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Who we are

A statue of St. Catherine Labouré stands in front of our campus as a connection to our history. 

Our Mission, Vision, and Values

The core of Labouré College of Healthcare.

Since our founding in 1892, we have been committed to upholding the values of our namesake, St. Catherine Labouré, and our founders, the Daughters of Charity, by instilling in our students the importance of bringing dignity, compassion, and empathy to the people entrusted to their care. 

Our Mission

The mission of Labouré College of Healthcare is to provide high quality education and to prepare women and men for careers in nursing and allied health fields. Inherent in the Catholic identity of the college and our educational mission is a commitment to Judeo-Christian principles which influence the academic curricula and the college environment. Consistent with these principles, the College seeks to give opportunities to a diverse population of students to continue their education as mature adults and responsible world citizens.

Our Vision

We aspire to be a model of excellence, recognized for innovative and collaborative approaches to education for practice in the health sector. We are committed to preparing practitioners who reflect on and care for a diverse patient population, and to fostering interdisciplinary approaches to address complex issues within healthcare and society.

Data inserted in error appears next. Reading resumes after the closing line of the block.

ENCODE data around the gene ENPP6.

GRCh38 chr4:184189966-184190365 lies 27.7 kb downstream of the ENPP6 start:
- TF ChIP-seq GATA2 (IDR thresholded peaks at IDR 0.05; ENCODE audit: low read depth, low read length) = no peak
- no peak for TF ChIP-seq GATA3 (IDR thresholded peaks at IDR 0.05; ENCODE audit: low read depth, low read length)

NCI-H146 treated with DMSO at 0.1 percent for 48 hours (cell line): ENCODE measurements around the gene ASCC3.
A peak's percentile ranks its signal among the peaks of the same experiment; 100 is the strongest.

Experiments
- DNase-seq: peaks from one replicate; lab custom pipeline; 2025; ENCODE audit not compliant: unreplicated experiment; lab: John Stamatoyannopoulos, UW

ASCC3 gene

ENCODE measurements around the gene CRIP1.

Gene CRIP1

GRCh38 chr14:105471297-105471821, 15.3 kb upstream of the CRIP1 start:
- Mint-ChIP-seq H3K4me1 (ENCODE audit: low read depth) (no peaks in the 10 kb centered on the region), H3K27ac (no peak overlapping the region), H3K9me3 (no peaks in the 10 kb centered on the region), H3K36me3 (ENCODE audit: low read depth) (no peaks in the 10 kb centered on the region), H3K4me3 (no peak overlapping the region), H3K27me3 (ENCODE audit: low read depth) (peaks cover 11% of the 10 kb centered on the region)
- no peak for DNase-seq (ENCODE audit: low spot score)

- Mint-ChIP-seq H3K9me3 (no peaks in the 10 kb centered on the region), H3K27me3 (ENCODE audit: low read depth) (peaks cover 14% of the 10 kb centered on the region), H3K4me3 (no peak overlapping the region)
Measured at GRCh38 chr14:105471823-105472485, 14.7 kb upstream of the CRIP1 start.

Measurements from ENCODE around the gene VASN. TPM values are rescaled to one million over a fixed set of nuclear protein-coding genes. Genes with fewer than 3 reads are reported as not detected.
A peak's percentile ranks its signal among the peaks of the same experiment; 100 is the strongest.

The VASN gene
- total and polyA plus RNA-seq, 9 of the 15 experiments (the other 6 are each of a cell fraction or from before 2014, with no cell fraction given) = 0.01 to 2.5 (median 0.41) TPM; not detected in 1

Our Commitment: The Educated Person

The College is committed to graduating an educated person. The educated graduate of Labouré College is one who has the basis for lifelong learning and civic engagement and one who is prepared to deliver patient-centered care as a member of an interdisciplinary team.

To this end, the general education courses promote learning in broad areas of human knowledge leading to an understanding of historical, social, mathematics and scientific phenomena as well as ethical perspectives. The professionally oriented courses promote learning that emphasizes evidence-based practice, including the latest research and clinical expertise of practitioners, quality improvement approaches, and the use of information technology.

Liberal education concepts and theories found in general education courses, along with professionally oriented courses in a student's major, support and facilitate the development of skills students need to competently function in life and work. These skills include information literacy, critical thinking, oral and written communication, and interpersonal/team building.